British Government will carry on in fight against Covid-19, says Gove

Ministers in the UK have insisted the business of government will carry on after Boris Johnson was admitted to intensive care following a worsening of his coronavirus symptoms.

The British Prime Minister was transferred to the intensive care unit at St Thomas’ Hospital last night as what was said to be a “precaution” in case he needed to be put on a ventilator.

The senior British Cabinet minister Michael Gove said that he had received “oxygen support” but was not on a ventilator.

“He is kept, of course, under close supervision, ” he told LBC radio.

“By being in intensive care if there is further support he needs it is there at hand.

“But the Prime Minister has not been on a ventilator.”

In Mr Johnson’s absence, Dominic Raab, the UK's Foreign Secretary and First Secretary of State, is standing in for him “where necessary”.

The deterioration in the Prime Minister’s condition comes at a critical moment in the coronavirus crisis, the epidemic is expected to reach its peak in the UK in the coming days.

<figcaption class='imgFCap'>Foreign Secretary Dominic Raab will deputise for Mr Johnson when necessary (Dominic Lipinski/PA)</figcaption>
Foreign Secretary Dominic Raab will deputise for Mr Johnson when necessary (Dominic Lipinski/PA)

There was a palpable sense shock at Westminster and beyond at the speed of his apparent decline following his admission to hospital on Sunday.

Downing Street said at the time the move was a “precautionary step” as his symptoms of a cough and high temperature were continuing to persist after 10 days in self-isolation.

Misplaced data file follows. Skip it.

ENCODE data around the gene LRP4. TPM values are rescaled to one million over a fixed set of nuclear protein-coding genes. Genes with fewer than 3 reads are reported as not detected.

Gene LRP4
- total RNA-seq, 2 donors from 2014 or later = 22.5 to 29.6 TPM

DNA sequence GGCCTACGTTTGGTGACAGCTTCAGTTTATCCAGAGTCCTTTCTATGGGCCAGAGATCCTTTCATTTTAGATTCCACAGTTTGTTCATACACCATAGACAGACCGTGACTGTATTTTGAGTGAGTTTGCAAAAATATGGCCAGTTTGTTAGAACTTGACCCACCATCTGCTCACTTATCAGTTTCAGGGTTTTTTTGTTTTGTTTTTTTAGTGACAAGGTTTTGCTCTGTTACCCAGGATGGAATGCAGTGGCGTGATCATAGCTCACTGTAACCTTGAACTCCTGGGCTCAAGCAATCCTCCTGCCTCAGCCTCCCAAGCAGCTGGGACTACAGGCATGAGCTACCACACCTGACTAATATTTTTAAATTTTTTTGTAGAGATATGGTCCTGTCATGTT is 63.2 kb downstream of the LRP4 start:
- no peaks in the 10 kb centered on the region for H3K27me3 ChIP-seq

Initially he was said to have been continuing to work from his hospital bed and that he was receiving his ministerial red boxes.

But by 7pm yesterday the decision was made to transfer him to intensive care so that a ventilator was close at hand if required.

The Cabinet was informed shortly afterwards and the move was made public in an announcement by No 10 shortly after 8pm.

Mr Gove said that he was receiving the “very, very best care” and insisted that the government machine was continuing to function.

“We’re all working together to implement the plan the Prime Minister set out in order to try to ensure that we can marshal all the resources of government, indeed all the resources of our country, in the fight against this invisible enemy,” he told BBC Breakfast.

“The work of government goes on.

“We have a superb civil service and they have ensured that the machinery is there for decisions to be made by ministers, by medical and scientific experts and for those decisions to be followed through in a way which enables us to help those at the frontline.”